When circumstances combine to relax that pressure, it can initiate a “preference cascade,” as dissenters realise they are not singular in their views and more and more people feel free to express their previously unvoiced dissent. Now, fear changes sides. Not only are opponents of the status quo emboldened to speak out, but genuine supporters of it start pretending that they support the change, too.
    This theory of Kuran’s is a useful tool (to be employed with caution, of course) for analysing what appear on the surface to be sudden and dramatic shifts in public opinion and practice.

  21. Donnie wrote, “Benedict was a theological progressive in many ways.”

    Like Newman, he was sceptical of the Scholastic method and the belief that the structure of reality could be deduced from the grammar of description; that there is a necessary correlation between the structure of our descriptive language and every describable thing.

  22. Just get an average person alone and ask them, under assurance of complete secrecy and acceptance, whether they really believe that the medieval Catholic Church was wrong to execute heretics.

    The answer you’ll get from almost anyone is an unequivocal and unquestioning yes.

  23. That’s how conscience works; you ask a question and look deep inside to see what’s the answer. If the little voice say “yes”, no need to go further. And that little voice is sacred, somehow. If the little voice says, “I’m not adulterer”, you can go to communion. Don’t you have any respect for the little voice?

  24. > n most societies or institutions, social pressure to conform is strong and people tend to be reluctant to voice any doubts or misgivings they may have; outward conformity often masks private dissent and this reticence, in turn, contributes to and reinforces the social pressure to conform.

    Exactly. That’s why we want social pressure to be exerted toward a good consensus rather than toward a bad one.

  25. “Conscience” in the Current Year takes one of Anscombe’s “little speeches” about where you’ve directed your intentions and doesn’t even bother with the intention part. If the voices in your head tell you that your abortions, murders, usuries, and adulteries are OK it means that, for you, they really are OK. Sure you intend them; but you don’t intend them to be bad.

  26. Ratzinger, Newman and the Syllabus. When Catholic teachings went over the capabilities of normal people.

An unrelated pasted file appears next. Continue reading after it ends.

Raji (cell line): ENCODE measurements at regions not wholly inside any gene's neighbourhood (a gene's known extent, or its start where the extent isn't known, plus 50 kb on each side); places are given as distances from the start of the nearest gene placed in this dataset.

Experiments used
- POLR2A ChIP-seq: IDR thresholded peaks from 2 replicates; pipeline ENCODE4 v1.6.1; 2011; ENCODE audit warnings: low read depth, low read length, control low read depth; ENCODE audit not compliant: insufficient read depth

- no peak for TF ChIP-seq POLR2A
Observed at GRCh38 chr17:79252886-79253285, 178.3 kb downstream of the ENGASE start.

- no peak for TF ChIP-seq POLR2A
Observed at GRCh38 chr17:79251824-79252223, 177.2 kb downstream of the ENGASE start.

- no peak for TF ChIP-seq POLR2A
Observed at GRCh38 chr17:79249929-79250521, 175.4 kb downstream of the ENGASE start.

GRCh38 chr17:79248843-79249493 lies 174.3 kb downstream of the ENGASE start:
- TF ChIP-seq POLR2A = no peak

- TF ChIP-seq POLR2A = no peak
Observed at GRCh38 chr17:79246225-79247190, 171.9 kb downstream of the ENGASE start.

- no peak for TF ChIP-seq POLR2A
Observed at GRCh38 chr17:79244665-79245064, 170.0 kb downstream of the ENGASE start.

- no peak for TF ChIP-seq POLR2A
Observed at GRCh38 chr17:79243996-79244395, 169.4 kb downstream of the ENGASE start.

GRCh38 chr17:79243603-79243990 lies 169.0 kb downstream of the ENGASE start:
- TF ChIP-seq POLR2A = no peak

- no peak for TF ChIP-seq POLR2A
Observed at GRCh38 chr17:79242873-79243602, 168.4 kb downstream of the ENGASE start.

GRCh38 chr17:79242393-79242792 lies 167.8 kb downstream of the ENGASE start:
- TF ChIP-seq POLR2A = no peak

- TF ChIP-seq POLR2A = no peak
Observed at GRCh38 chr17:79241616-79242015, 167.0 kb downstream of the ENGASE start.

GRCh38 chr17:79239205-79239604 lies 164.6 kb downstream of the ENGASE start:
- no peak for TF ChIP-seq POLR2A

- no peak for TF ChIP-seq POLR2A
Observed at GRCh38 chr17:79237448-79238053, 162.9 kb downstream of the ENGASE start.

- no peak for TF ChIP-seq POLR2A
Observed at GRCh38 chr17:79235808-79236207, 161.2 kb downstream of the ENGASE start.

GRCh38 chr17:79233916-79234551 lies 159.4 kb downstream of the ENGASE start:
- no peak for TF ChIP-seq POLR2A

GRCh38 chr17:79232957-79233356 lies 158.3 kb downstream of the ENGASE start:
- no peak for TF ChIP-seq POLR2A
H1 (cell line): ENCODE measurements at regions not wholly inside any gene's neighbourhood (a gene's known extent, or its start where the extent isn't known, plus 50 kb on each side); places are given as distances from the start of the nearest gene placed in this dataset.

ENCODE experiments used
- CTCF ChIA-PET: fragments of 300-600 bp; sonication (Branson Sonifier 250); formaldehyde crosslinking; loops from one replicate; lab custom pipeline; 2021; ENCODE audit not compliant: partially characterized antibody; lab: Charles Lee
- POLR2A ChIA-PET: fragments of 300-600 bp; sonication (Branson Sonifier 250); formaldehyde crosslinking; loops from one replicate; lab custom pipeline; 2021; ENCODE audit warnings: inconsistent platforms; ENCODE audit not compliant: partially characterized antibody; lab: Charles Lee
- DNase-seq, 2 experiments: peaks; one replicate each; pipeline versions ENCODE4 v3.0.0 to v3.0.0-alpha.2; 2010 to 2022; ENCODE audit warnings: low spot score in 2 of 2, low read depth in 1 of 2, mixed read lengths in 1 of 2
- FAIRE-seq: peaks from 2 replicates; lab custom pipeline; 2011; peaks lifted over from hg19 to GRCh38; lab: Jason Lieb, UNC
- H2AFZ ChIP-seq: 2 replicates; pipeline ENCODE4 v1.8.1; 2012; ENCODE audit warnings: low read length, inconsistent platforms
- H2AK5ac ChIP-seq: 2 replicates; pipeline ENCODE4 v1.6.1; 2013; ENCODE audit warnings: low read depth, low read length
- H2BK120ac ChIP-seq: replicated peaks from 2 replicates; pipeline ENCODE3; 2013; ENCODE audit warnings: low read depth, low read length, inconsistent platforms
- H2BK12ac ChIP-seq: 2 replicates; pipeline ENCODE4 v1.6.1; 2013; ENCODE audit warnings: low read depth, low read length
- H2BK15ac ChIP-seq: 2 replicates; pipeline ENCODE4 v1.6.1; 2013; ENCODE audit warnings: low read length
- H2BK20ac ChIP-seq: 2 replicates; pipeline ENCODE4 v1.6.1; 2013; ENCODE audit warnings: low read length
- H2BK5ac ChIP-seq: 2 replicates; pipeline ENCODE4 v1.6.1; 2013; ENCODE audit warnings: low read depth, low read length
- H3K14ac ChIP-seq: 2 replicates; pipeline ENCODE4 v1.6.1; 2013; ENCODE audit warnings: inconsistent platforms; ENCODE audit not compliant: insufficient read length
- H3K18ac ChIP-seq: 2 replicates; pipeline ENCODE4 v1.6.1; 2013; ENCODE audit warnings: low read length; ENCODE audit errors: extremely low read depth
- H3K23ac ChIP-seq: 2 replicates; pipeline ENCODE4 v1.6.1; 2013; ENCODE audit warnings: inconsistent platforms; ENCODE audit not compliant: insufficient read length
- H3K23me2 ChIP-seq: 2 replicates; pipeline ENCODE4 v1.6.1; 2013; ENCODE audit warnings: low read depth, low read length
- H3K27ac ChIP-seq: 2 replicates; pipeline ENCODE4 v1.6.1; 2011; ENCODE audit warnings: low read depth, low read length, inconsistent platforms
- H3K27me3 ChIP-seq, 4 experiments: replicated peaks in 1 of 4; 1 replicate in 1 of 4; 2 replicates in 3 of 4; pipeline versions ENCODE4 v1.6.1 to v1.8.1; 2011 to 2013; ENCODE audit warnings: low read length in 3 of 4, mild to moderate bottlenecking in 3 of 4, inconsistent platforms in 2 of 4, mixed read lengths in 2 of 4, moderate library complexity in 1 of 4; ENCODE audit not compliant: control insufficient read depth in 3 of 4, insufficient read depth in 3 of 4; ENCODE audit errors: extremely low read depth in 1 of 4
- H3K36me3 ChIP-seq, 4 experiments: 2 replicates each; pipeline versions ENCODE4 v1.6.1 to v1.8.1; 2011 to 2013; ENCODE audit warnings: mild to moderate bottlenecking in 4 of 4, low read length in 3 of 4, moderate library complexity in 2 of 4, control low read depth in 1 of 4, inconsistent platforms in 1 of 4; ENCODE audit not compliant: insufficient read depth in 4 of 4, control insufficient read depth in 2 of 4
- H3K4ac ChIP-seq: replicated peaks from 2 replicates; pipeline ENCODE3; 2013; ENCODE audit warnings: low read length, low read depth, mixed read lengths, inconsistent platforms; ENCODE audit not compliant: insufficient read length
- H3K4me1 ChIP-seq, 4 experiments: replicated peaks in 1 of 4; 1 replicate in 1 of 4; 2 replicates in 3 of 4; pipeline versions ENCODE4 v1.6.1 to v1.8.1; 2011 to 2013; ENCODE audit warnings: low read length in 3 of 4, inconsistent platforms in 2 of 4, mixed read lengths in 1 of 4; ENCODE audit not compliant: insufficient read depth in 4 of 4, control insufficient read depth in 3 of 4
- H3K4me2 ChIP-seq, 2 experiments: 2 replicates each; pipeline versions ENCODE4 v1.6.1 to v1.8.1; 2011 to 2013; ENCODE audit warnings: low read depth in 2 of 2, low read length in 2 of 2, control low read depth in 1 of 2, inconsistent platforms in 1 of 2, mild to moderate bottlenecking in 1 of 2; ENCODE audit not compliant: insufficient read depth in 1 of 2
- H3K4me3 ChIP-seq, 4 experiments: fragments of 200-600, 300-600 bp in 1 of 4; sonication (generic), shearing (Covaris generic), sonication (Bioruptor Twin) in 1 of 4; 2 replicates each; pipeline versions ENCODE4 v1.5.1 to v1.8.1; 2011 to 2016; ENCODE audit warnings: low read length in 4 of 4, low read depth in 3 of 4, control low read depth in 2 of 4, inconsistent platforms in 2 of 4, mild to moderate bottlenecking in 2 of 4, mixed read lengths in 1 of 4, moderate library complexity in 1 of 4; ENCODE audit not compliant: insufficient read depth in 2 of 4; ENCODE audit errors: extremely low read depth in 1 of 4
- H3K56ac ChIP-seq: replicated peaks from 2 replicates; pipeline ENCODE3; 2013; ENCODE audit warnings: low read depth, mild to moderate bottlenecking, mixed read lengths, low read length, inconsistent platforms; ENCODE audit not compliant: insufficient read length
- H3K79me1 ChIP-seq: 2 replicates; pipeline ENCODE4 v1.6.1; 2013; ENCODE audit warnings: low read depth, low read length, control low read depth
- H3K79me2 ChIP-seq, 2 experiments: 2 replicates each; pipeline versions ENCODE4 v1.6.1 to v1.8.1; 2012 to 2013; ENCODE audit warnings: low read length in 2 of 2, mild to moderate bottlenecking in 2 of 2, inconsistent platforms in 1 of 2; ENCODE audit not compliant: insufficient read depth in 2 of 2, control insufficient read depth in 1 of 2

If you’re familiar with Newman’s Letter to the Duke of Norfolk you’d know that the Syllabus flew way over Newman’s head.

    http://www.newmanreader.org/works/anglicans/volume2/gladstone/section7.html

  27. Newman was generally inclined towards nominalism, I think, and I find his philosophy extremely tedious.

    That said, I think Letter to the Duke of Norfolk is far his best work; the essay on the Syllabus is a very serious examination. His basic argument is that the Syllabus is a reference work that guides you to the many things specifically condemned in other documents, rather than something having condemnatory force in its own right. Newman pretty compellingly defends this view with reference to the structure of the document, church history, & principles of canonical interpretation.

    What do you object to about it?

  28. Just get an average person alone and ask them, under assurance of complete secrecy and acceptance, whether they really believe that the medieval Catholic Church was wrong to……….;

    a) Execute heretics
    b) ban contraception.
    c) pursue the war against Protestants
    d) etc.

    People will agree with whatever their limbic system approves of. The above is not an argument.

    That’s why we want social pressure to be exerted toward a good consensus rather than toward a bad one.

    Yeah, Franco and Salazar did that, but the best they got was a situation where people “honoured me with their lips and not their hearts.” Soon as the thumbscrews were taken off they rejected religion. The only long term sustainable solution is where the people want God, not when the state is punishing them for not doing so.

  29. Roepke wrote, “[T]he essay on the Syllabus is a very serious examination…”
    It bears a strong resemblance to his treatment of the XXXIX Articles in Tract XC, which I would rank as one of his best polemical works.

  30. Zippy wrote, ““Conscience” in the Current Year takes one of Anscombe’s “little speeches” about where you’ve directed your intentions…”

    The fallacy consists in treating intention as a private mental process. That is what Wittgenstein is getting at, when he asks, “What is the natural expression of an intention?—Look at a cat when it stalks a bird; or a beast when it wants to escape.” (PI 647).